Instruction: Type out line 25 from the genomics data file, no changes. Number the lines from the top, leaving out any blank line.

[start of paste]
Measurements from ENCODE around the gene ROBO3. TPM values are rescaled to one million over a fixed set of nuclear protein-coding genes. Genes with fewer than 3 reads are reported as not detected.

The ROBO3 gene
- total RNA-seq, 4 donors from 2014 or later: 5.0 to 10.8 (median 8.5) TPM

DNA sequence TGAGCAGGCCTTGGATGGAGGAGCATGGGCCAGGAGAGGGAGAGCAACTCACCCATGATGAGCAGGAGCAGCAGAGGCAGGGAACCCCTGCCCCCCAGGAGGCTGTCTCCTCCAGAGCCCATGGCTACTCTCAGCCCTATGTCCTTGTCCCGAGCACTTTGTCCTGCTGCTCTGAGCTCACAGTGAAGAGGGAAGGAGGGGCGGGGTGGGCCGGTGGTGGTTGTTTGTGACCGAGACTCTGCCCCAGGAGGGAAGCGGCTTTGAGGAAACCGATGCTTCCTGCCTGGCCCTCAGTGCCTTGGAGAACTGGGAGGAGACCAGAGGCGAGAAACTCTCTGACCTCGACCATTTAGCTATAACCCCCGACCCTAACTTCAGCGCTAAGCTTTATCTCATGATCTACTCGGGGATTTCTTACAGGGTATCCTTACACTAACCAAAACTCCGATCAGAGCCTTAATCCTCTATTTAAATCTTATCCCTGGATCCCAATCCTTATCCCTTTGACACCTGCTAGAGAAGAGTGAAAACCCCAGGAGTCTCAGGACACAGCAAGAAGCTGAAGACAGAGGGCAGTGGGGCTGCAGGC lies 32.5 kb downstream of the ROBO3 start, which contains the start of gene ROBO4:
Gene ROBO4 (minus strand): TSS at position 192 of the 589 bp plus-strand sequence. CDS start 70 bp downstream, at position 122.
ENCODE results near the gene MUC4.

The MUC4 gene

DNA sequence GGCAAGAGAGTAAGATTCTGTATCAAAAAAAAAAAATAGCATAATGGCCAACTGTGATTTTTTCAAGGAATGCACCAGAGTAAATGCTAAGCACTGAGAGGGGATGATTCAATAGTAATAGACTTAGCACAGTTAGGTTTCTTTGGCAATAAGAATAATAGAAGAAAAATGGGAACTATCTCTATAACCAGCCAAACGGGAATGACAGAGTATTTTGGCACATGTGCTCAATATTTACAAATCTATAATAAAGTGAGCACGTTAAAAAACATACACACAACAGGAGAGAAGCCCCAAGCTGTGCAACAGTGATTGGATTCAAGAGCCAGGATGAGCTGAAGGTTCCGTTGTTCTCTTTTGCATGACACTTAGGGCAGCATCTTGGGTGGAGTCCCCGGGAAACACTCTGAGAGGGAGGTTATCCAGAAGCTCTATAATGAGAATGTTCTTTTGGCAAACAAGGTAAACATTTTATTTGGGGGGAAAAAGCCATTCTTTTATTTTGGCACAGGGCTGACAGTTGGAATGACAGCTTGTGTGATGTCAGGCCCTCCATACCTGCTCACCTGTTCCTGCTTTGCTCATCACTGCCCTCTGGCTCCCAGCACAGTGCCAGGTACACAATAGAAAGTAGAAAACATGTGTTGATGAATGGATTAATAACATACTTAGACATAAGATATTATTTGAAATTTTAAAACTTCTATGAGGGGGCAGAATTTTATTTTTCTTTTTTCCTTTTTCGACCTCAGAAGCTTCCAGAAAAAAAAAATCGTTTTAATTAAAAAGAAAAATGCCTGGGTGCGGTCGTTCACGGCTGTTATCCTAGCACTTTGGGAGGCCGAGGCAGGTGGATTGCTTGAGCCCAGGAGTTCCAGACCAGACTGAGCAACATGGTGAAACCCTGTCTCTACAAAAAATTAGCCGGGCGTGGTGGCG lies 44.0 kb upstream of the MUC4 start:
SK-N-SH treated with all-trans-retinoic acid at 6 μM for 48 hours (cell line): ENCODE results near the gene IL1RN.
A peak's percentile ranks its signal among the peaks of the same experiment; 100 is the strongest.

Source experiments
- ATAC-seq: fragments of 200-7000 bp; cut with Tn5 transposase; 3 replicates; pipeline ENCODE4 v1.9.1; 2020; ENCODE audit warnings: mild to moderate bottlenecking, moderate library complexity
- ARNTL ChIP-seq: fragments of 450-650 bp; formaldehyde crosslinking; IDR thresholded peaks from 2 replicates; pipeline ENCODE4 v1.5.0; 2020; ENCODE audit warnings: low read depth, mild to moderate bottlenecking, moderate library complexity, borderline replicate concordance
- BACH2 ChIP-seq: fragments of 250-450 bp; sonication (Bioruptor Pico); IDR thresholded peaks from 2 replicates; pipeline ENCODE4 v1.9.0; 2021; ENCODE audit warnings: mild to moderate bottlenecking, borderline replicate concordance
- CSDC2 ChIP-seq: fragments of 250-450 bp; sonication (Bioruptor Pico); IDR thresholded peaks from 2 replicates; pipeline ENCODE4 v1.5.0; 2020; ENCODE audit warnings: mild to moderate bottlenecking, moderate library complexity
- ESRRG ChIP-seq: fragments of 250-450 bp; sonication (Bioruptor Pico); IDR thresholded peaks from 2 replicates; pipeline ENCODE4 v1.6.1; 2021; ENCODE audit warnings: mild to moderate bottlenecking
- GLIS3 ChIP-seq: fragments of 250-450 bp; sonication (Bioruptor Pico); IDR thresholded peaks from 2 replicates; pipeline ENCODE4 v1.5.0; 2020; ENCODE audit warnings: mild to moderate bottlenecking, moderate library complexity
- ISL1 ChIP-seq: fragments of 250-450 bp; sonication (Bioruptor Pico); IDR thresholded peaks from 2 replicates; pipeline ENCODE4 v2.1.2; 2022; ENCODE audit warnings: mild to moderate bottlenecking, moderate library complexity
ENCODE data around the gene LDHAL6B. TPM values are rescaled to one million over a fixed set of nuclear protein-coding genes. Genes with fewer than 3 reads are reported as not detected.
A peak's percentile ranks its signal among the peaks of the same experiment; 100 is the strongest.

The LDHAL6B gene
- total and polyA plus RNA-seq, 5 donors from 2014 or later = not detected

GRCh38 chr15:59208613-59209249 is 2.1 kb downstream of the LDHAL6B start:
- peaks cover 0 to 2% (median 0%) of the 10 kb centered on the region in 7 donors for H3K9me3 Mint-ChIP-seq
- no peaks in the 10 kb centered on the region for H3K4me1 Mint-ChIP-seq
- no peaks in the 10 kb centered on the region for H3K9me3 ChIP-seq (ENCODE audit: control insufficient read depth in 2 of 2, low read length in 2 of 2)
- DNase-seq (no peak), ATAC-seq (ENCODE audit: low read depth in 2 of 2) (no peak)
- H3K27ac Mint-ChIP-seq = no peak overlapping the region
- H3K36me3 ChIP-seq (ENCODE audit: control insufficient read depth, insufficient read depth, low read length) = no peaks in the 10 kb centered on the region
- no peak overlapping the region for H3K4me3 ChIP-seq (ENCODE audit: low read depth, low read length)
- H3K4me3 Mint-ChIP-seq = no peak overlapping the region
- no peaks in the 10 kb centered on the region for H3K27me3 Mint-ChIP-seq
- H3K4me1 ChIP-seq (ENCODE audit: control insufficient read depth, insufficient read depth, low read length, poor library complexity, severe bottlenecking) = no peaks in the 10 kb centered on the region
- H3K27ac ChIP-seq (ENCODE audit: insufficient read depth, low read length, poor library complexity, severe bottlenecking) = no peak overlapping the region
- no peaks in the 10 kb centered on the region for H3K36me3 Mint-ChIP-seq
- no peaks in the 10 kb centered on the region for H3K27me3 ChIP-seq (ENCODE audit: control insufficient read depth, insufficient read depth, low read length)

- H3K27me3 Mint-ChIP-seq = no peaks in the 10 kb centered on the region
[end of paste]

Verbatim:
- no peaks in the 10 kb centered on the region for H3K4me1 Mint-ChIP-seq